The WHO states that TB control is lacking precisely in countries where the disease is most prevalent (41
). The presence of TB, and especially drug-resistant TB, in these developing nations is a concern for all, since we are in an era of global commerce and migrations. In the United States, for example, a major contributor to the rise in TB cases in the 1990s has been the influx of foreign-born cases (4
). Thus attention to TB control throughout the world should be a priority for the developed world as much as for the developing world.
Part of the problem in TB control in developing nations is inadequate resources to perform drug susceptibility test and ensure appropriate therapy for all patients. We have previously shown that the luciferase reporter phage assay is useful for determining antibiotic susceptibilities of clinical strains of M. tuberculosis
, with sensitivity (5
) and specificity (28
), in a timely and a relatively “low-tech” manner. To further expedite the use of this assay in developing countries where most tuberculosis occurs, we have developed a photographic detection apparatus, designated the Bronx Box, which greatly simplifies the detection protocol and removes the requirement for the most costly component in the protocol, a luminometer. The semiquantitative output which results is simple to interpret and accurate compared to that from the luminometer or conventional AST assays. Furthermore, we show here that our method can be applied directly to primary isolates of M. tuberculosis
grown on solid agar, available in 3 to 4 weeks from the time of sample acquisition (11
) and still the most common means of cultivating M. tuberculosis
Significantly, our method uses concentrations of antibiotics which have been validated in the other major liquid AST methodology, the BACTEC method (32
). We are thus able to correctly identify even low-level resistant strains (some of the MICs for the reference strains are close to the breakpoint) and in the case of the one rifampin-resistant “misdiagnosis,” may actually be more sensitive for early emergence of resistance. In fact, if the assay is applied earlier to primary cultures, slower-growing resistant subpopulations could be detected more readily than by other growth-based methods. Furthermore, subtle differences from wild-type patterns of susceptibility can be evaluated by applying a range of antibiotic concentrations in calculating an MIC (42
). Though not common in our data set, the issue of intermediate susceptibility needs to be considered, whether for a heterogeneous population of strains or for a homogeneous population which has a slightly elevated MIC relative to that for wild-type isolates. We have observed that phage-induced light production (measured by a luminometer) is reduced by at least 90% after antibiotic treatment of strains considered to be susceptible by conventional assays (29
). Conversely, resistant strains in the presence of ineffective antibiotics produce at least 10% of the light observed without any antibiotic (29
). In order to be certain that this 10% threshold can be visualized by the Bronx Box assay, we are currently including an additional control, a 1:10 dilution of the no-antibiotic, phage-infected cells. If this well produces any spot at all, we are confident that we will be able to visualize any relevant resistance, should it be present, as spots of similar or greater intensity in the antibiotic-containing wells.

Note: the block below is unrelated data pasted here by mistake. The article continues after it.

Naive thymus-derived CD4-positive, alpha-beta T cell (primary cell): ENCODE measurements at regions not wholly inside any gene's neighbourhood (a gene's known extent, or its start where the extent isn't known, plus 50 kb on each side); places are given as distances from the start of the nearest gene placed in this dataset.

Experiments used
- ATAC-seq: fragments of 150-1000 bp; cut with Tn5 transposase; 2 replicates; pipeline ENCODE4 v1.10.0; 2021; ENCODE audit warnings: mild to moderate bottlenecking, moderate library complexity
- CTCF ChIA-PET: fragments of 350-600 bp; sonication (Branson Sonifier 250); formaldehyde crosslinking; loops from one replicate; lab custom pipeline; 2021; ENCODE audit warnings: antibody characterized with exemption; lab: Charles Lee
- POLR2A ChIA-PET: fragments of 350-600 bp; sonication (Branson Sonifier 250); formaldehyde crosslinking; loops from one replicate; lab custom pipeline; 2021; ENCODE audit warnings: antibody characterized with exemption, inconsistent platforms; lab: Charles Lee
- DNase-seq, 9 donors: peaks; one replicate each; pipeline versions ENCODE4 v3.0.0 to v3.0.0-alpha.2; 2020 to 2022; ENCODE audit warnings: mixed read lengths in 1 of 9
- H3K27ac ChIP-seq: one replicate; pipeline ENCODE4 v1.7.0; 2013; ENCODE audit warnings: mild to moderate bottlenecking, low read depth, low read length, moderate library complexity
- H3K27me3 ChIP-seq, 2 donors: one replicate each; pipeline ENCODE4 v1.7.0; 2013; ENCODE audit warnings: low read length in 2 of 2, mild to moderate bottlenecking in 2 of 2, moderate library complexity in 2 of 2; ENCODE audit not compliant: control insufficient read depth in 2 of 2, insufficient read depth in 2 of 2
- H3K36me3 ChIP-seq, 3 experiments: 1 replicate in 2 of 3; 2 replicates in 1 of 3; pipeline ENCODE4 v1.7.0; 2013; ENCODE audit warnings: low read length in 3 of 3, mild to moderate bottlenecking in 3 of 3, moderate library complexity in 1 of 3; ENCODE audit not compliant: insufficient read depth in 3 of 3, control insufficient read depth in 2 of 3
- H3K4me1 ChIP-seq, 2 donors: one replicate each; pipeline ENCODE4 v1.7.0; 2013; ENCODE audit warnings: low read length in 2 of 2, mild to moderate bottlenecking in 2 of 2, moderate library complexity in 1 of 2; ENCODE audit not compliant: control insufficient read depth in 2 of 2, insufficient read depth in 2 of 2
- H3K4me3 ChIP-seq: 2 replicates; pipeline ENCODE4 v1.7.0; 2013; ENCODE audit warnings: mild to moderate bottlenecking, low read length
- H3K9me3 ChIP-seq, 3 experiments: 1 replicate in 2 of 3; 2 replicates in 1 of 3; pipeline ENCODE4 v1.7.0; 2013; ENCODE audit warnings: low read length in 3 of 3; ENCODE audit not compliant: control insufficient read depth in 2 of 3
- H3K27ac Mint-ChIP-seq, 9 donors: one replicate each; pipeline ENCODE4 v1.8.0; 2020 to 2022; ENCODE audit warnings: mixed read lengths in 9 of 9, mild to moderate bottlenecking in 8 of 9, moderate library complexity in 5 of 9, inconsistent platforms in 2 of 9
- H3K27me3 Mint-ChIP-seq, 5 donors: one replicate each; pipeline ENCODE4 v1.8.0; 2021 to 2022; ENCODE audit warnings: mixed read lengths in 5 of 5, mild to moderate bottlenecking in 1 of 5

While not reported here, other antimycobacterial agents can be tested or screened for activity by using photographic detection. Our preliminary data with ethambutol and streptomycin in this data set, while still being optimized, reveal a sensitivity and specificity of 50 and 97% for ethambutol resistance and 89 and 67% for streptomycin resistance, respectively. Notably these antibiotics have been difficult to standardize for AST (41
) and have undergone modification of their breakpoints even with conventional methods (32
Our efforts to improve the sensitivity of photographic detection were largely empirical. Though it is not clear why DTT and Mg affect the kinetics of luciferase-generated light output, it can be postulated that the DTT stabilizes the luciferin and Mg stabilizes the ATP (18
). Although it has been shown that high ATP levels can interfere with light production (1
), it is still surprising that at low pH, modest levels of extrinsic ATP can dampen light production in our in vivo luciferase detection system. Understanding these phenomena may help guide us in developing superior reaction conditions. In the meantime, there are ongoing efforts in our laboratory to improve the sensitivity of the film detection system by using more sophisticated optics and newer phages. In addition, we hope to further simplify the protocol (i) to be able to add phage and luciferin at the same time and (ii) to be able to add phage and antibiotics at the same time, with a lysogenic phage (10
). We plan to extend the methods directly to processed sputum samples. Finally, we aim to verify that a phage-infected mycobacterial culture is far less virulent than an uninfected culture, given that excess phage in the assay ultimately will lyse all the mycobacterial cells, thus providing an important extra measure of laboratory safety.
In summary, the Bronx Box adaptation of the luciferase reporter phage assay is a rapid, reliable means for performing antibiotic susceptibility testing of cultures M. tuberculosis in a simple, low-tech manner well-suited to the challenge of drug-resistant TB in the developing world. While further validation of the method is necessary, clinical trials in TB-ravaged countries are currently being initiated.